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There’s a story in the Houston Chronicle detailing Clint Willour’s report on flooding at the Galveston Art Center. Four feet of water in the  first floor gallery, Helen Altman‘s quilt pieces presumably soaked, floorboards buckled- a mess.

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  1. tobrienwriter

    while just googling for an image of one of the original works Wiley references in this show, one of the first listings that came up was a nauseating diatribe from some Nazi racist scumbag that I refuse to link to or recommend finding again. It’s a thread on some racist message board, that reprints my colleague and friend Gaile Robinson’s (favorable) article on Wiley in the FW Star-Telegram, showing some of KW’s paintings, and saying inexcusable things about it all.
    I am disturbed to have read even what I did; there’s no even discussing it. It just made me wish to reiterate what I hope my review makes clear – and that any difficulties I have with Mr. Wiley’s work are purely formal/aesthetic, and not political/social. The monstrous racist screeds I just encountered make me wish I’d just written a glowing tribute to Mr. Wiley, so as to help disseminate his work far and wide. It’s clearly still a crucial message, and I would hate to undercut it in any way. Luckily, the Today show interview with him (that I also just encountered) did a much better job of getting it favorable exposure than I could. His is a great success story, and whatever my critique, I honor him for what he’s accomplishing. Go, man, go.

  2. missssk

    I appreciate the author’s previous comment. However, I have to point out what was, for me, a glaring misrepresentation in this piece.

    In the third paragraph: “Call Wiley’s paintings good gateway art – get ’em hooked young, by any means necessary. But the distinction for me is that, while inarguably clever, the real goods aren’t in the actual experience of Wiley’s work itself. It’s literally just kind of…kids’ stuff.”

    From the point of view of an educated art and hip hop enthusiast well seasoned in street culture, I think this statement is pretty outrageous. I totally understand the author’s point, but I don’t like the inference that the appreciation of hip hop culture and art are mutually exclusive. For someone who is familiar with the finest of both, something like Wiley’s work is an amazing feat at bridging two, often alienated worlds. I highly object to the association of simple-mindedness or lack of sophistication with hip-hop. High school students, fine. But to say that using hip hop culture is “kids’ stuff” is problematic. Let’s remember that true hip hop was born in the late 70s, so those who really know how to appreciate it are certainly not kids.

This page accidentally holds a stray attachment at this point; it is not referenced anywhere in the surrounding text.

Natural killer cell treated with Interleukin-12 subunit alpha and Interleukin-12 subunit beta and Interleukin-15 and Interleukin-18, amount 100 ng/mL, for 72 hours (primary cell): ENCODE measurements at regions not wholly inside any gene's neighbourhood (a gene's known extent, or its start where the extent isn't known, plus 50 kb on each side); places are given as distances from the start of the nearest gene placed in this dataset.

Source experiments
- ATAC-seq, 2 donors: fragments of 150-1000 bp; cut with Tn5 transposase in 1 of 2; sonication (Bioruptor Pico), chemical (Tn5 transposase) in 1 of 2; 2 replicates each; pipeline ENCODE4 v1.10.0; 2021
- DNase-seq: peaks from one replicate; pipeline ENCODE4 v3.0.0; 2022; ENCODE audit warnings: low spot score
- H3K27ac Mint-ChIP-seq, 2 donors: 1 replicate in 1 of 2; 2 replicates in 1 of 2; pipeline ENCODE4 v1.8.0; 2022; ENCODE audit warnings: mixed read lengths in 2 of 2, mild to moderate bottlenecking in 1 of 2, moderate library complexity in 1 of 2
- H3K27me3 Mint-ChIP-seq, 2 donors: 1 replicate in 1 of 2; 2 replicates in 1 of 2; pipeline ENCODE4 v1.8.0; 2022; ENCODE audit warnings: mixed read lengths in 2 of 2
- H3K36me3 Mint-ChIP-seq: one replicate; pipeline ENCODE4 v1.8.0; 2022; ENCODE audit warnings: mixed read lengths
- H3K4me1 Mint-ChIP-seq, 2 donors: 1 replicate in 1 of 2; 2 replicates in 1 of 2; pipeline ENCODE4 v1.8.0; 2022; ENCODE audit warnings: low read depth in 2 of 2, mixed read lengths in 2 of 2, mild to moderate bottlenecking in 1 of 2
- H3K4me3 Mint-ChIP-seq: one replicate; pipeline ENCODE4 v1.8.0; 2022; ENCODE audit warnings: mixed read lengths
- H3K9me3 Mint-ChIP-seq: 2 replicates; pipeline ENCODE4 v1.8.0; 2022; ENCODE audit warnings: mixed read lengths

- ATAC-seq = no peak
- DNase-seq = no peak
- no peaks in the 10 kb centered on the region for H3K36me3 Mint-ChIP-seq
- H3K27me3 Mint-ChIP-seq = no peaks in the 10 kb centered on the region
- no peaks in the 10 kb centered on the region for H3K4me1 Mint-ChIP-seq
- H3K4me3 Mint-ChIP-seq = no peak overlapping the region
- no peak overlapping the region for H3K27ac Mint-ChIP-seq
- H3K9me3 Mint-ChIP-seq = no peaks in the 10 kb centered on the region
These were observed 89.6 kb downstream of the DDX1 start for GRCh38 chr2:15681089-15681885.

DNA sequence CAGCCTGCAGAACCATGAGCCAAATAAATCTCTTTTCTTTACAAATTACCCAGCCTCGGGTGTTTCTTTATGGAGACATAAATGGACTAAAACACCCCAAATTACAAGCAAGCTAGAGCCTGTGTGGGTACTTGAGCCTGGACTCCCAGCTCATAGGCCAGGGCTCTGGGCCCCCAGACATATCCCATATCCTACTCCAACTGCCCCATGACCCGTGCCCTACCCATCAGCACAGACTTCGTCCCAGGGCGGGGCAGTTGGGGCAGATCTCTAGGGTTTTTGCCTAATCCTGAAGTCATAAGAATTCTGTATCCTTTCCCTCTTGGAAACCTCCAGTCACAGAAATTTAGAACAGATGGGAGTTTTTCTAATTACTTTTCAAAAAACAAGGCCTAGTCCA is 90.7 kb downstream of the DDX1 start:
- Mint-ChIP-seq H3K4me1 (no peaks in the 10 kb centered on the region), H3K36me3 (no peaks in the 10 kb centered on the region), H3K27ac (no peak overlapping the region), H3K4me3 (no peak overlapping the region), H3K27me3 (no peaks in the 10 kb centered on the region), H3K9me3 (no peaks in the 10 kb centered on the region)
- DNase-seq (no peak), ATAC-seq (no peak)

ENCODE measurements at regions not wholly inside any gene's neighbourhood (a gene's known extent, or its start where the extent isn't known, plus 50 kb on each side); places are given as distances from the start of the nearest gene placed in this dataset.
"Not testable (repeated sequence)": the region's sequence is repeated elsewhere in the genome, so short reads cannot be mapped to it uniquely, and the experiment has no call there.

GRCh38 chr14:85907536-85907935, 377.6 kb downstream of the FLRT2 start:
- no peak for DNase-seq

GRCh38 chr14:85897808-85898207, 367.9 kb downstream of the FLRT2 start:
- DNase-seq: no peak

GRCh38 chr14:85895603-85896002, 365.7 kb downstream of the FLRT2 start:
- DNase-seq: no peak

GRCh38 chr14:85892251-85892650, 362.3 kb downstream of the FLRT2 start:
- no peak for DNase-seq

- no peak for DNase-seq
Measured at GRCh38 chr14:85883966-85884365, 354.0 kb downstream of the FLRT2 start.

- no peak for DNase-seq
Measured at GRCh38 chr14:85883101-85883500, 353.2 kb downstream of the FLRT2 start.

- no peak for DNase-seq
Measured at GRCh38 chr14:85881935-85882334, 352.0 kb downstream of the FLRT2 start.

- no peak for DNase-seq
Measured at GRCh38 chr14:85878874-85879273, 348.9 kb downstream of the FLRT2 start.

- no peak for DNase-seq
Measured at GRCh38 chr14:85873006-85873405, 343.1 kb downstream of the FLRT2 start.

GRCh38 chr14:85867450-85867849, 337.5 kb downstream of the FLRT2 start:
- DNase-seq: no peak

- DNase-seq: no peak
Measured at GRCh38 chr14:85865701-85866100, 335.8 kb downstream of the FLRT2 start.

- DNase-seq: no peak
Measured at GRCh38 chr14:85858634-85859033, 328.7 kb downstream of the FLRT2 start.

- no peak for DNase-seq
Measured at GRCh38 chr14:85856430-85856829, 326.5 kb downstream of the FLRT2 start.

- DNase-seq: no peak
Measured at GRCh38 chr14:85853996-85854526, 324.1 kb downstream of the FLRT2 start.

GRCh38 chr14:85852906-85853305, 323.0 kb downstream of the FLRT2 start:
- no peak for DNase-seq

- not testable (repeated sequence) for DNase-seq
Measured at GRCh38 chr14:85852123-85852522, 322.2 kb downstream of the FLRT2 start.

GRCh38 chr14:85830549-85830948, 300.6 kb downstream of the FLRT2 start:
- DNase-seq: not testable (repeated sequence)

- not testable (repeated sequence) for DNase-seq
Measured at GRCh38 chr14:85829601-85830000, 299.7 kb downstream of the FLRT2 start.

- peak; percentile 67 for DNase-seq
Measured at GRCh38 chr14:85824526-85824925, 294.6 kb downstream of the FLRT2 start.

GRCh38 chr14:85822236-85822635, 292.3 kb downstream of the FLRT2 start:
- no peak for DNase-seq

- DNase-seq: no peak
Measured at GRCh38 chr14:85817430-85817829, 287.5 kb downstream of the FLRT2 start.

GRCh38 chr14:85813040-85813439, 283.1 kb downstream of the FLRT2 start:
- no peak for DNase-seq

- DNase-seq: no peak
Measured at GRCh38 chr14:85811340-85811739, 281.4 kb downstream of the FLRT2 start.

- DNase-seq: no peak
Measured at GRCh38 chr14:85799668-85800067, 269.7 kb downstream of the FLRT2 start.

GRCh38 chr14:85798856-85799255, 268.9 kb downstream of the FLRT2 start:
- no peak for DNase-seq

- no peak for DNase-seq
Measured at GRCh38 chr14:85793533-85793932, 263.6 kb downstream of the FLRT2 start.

3. tobrienwriter

    but to be perfectly clear, I am in no way calling hip-hop “unsophisticated” or simple minded. Nor do I think this work is those things (I say it is clever, well crafted, and brilliant in its way) – but I do think it, this particular art, is kind of juvenile.
    I love hip-hop culture, was raised on and in it (sort of.) I was the first kid I knew to buy a rap record (it was a very pale neighborhood) – LL Cool Jay’s ‘Radio’, 1985. I can’t help it if that’s all I had to go on (its still a good record.) I was a huge fan of Public Enemy and the Wu Tang. I agree with Jim Jarmusch that the RZA is the Thelonius Monk of rap, and worthy of that level of respect. And my wife calls MJB “my girlfriend.” I mean, that’s hardly even a start, I could go on and on, anybody could. Hip-Hop is arguably the most vital and transformative cultural force since the birth of rock and roll – you can’t hate on that.
    But you can’t love it all either. If you read carefully, what I criticize and have problems with is the superficiality of this work in particular. Have you seen it? In person? Like I say, it looks respectable in jpgs, but I found the experience gratingly thin in person. These paintings traffic in hip hop tropes, authentically so, and I understand the mechanisms (aesthetic and otherwise) that are in play – in fact, you’re ever so gently beaten over the head with them. But the sum isn’t more, for me, than the parts. That has nothing to do with hip-hop. it’s about this work. There are some much better visual artists, in my opinion, who embody the hip-hop spirit, and work from within its traditions to a more visceral effect. I also think, however, this is somewhat a question of taste. These paintings aren’t to mine, in the same way that I think Kanye is overrated, most of all in his own estimation. I am however lately fond of Lupe Fiasco.

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